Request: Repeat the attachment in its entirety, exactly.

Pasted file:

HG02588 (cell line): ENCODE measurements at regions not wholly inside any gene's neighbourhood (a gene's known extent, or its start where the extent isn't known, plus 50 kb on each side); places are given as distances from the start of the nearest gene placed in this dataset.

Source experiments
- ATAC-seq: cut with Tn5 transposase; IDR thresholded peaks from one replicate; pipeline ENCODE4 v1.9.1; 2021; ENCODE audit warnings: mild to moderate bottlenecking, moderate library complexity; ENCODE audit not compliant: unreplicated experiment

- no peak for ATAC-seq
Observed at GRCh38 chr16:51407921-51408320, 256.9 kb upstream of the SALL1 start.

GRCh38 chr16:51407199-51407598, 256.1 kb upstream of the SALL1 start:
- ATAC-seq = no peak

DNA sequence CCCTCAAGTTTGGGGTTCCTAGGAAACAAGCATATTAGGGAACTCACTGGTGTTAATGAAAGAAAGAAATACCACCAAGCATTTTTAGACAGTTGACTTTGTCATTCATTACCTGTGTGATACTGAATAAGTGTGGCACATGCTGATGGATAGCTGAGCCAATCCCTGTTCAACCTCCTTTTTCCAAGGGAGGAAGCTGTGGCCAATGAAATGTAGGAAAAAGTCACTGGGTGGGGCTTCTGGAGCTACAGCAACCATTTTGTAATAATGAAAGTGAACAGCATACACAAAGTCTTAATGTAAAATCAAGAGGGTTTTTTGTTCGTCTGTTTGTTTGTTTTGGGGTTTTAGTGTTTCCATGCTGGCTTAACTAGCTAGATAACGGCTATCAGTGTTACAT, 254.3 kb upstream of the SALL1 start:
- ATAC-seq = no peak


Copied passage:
HG02588 (cell line): ENCODE measurements at regions not wholly inside any gene's neighbourhood (a gene's known extent, or its start where the extent isn't known, plus 50 kb on each side); places are given as distances from the start of the nearest gene placed in this dataset.

Source experiments
- ATAC-seq: cut with Tn5 transposase; IDR thresholded peaks from one replicate; pipeline ENCODE4 v1.9.1; 2021; ENCODE audit warnings: mild to moderate bottlenecking, moderate library complexity; ENCODE audit not compliant: unreplicated experiment

- no peak for ATAC-seq
Observed at GRCh38 chr16:51407921-51408320, 256.9 kb upstream of the SALL1 start.

GRCh38 chr16:51407199-51407598, 256.1 kb upstream of the SALL1 start:
- ATAC-seq = no peak

DNA sequence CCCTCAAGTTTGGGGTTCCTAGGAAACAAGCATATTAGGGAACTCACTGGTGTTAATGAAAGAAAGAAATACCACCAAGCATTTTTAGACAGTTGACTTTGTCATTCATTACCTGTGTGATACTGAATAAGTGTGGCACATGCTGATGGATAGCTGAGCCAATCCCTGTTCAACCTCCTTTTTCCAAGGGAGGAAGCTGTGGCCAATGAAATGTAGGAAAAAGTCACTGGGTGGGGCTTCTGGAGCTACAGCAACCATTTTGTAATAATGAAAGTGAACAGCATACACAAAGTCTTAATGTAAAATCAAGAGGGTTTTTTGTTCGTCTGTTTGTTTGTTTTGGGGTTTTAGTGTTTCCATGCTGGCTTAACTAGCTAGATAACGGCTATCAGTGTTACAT, 254.3 kb upstream of the SALL1 start:
- ATAC-seq = no peak